The Fear of Monkeys - The Best E-Zine on the Web for Politically Conscious WritingThe Siamang - Issue Seven
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The Siamang, photo from Christian ArtusoThe Siamang
(Symphalangus syndactylus) is a tailless, arboreal, black furred gibbon inhabits the forest remnants of Sumatra Island and the Malay Peninsula, and is widely distributed from lowland forest to montane forest, even a rainforest. Bukit Barisan Selatan National Park is the third largest protected area (3,568 kmē) in Sumatra, of which approximately 2,570 kmē remains under forest cover inhabit by 22,390 siamangs. The Siamang's melodious choir singing breaks the forest's silence in the early morning. The largest of the lesser apes, the Siamang can be twice the size of other gibbons, reaching 1 m in height, and weighing up to 14 kg.
The Siamang eats at least 160 species of plants, from vines to woody plants. It also eats flowers and a few animals, mostly insects. Although the Siamang can live up to 30+ years, the illegal pet trade takes a toll on wild populations. Poachers kill the mothers because mother Siamang are highly protective of their infants. A major threat to the Siamang is habitat loss due to plantation, forest fire, illegal logging, encroachment, and human development. Palm oil plantations have removed large areas of the Siamang's habitat in the last four decades. These and other illegal activities have devastated their remaining tropical rainforest especially in Sumatra.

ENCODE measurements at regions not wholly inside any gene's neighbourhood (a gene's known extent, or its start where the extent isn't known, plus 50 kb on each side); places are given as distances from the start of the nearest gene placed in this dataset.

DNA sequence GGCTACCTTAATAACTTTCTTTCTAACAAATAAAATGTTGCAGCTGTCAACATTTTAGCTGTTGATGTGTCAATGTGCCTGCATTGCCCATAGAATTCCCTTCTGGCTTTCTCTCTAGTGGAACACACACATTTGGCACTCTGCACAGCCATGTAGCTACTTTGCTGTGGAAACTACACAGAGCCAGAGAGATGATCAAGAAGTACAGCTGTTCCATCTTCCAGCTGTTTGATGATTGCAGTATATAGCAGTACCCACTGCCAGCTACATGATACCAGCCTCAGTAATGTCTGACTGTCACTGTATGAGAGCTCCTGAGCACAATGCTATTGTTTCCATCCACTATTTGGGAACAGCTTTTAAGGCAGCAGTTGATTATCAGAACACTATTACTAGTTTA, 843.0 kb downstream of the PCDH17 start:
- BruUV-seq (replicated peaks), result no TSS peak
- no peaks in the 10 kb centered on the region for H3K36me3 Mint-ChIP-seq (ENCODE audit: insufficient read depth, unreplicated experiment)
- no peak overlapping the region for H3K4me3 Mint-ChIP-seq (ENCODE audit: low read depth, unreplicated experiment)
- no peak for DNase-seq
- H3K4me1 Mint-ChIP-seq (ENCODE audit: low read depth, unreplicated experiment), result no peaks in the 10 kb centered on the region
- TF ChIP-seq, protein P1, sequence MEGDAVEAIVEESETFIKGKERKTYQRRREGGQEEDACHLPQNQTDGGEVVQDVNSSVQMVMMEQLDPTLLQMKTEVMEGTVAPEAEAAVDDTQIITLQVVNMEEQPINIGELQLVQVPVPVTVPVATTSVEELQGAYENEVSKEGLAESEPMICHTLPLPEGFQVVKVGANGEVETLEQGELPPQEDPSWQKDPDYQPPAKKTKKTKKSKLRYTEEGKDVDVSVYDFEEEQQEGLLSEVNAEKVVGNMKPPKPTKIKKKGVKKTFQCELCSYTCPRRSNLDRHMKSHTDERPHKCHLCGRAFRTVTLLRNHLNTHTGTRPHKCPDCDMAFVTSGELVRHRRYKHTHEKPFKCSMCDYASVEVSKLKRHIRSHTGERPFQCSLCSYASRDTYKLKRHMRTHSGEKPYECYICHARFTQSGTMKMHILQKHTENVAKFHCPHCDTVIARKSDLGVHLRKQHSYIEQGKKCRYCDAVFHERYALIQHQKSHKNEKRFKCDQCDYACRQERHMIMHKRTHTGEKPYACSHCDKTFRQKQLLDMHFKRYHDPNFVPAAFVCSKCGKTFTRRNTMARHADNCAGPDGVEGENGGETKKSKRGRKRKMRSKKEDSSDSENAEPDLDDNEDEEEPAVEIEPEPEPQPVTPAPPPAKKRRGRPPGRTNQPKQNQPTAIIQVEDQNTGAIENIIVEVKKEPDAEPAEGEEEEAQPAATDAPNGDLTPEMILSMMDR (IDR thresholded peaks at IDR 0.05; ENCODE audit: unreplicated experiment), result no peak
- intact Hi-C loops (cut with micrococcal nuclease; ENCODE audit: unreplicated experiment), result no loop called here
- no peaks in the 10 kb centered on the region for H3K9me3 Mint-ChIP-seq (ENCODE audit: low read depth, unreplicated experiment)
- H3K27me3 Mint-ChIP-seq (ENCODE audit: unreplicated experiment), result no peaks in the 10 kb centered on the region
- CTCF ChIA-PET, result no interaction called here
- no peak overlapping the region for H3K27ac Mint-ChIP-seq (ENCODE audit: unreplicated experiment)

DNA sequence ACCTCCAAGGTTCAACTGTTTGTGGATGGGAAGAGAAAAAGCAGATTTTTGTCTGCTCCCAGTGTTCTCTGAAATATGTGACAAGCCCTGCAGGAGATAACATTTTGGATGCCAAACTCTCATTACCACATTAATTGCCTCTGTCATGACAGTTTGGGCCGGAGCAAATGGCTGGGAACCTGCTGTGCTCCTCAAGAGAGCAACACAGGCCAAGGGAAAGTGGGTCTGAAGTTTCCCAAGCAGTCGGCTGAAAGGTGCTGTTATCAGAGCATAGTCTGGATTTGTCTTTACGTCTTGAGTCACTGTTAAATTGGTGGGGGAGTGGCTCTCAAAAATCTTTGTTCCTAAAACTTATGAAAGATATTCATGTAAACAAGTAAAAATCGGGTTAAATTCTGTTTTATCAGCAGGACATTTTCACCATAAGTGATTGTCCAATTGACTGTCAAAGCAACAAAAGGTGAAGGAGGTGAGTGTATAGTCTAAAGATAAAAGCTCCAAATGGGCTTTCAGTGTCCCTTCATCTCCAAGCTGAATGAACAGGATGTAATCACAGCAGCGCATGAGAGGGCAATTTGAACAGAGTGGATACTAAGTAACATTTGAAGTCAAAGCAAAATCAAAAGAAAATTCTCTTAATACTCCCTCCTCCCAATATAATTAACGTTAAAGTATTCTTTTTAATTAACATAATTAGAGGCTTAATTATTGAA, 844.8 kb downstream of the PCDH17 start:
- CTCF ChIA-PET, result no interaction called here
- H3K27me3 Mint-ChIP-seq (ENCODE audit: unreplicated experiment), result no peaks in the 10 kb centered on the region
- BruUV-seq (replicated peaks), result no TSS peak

To the Beautiful Woman


John Grey

How does it feel to be
the object of relentless
and universal observation.

Wouldn't you rather
have your ugly moments
or, at least, some mediocre ones.

Aren't there times you wish
to escape the discerning,
the constant reaping of all eyes and thoughts.

Do you ever say,
"Just let me be myself,"
this place where audience ends and you begin.

Then I try to imagine a pristine lake
that longs to be swamp water,
a clear blue sky that dreams of cloud cover.

The best I can come up with
is a white tailed deer that wishes it was
a bull-frog when the hunters come.

John Grey is an Australian born poet, and US resident since the late seventies who works as financial systems analyst. He has been recently published in Slant, Briar Cliff Review and Albatross with work upcoming in Poetry East, Cape Rock and REAL.

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